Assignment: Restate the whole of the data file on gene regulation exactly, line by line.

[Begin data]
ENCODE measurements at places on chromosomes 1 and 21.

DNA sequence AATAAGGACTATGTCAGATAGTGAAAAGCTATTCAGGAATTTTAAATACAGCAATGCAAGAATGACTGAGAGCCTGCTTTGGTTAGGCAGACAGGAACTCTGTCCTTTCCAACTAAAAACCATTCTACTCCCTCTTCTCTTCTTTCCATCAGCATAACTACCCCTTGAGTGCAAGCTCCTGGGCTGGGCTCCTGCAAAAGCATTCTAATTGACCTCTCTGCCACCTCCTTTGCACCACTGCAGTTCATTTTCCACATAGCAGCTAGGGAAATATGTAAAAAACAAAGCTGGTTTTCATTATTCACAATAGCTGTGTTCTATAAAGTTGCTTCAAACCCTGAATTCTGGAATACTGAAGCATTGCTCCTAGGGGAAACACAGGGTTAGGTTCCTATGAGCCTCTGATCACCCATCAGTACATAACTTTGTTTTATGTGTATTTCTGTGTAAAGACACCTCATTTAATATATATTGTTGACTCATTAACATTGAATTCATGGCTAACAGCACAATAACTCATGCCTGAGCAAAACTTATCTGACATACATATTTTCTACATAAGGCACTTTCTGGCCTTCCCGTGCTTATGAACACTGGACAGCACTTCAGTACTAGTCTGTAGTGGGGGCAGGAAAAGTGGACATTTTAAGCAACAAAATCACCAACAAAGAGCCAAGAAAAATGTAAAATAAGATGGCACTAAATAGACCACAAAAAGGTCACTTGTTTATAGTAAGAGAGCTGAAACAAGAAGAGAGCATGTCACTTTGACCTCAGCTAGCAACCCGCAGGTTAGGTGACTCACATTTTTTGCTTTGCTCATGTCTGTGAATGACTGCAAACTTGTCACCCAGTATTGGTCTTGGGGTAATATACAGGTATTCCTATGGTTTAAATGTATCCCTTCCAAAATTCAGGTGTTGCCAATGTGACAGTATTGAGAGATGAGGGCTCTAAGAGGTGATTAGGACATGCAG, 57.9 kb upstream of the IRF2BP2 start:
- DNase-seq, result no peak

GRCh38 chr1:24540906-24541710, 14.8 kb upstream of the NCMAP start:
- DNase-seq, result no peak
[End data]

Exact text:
ENCODE measurements at places on chromosomes 1 and 21.

DNA sequence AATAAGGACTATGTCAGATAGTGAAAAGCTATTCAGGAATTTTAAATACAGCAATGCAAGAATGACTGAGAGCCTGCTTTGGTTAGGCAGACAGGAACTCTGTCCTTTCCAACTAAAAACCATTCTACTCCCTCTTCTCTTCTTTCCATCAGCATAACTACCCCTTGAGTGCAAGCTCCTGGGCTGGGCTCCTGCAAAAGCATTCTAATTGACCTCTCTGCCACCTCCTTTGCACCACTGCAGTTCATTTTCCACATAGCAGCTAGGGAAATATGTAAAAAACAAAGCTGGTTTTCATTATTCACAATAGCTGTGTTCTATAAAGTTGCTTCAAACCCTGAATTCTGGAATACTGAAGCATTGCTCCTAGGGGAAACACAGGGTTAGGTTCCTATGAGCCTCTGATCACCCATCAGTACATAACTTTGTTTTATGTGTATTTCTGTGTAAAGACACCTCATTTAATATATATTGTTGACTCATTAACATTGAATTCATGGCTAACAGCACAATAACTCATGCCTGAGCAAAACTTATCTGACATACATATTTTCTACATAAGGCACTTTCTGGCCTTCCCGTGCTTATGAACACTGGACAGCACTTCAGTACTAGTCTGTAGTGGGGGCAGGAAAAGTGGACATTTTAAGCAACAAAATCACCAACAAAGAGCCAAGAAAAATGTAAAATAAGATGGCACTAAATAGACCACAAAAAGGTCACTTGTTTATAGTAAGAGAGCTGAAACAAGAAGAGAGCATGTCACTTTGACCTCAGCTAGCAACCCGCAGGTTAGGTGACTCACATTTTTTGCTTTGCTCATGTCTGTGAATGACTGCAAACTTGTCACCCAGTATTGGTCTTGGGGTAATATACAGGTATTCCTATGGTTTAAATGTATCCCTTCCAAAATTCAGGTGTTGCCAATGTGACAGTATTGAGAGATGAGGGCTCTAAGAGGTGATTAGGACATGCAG, 57.9 kb upstream of the IRF2BP2 start:
- DNase-seq, result no peak

GRCh38 chr1:24540906-24541710, 14.8 kb upstream of the NCMAP start:
- DNase-seq, result no peak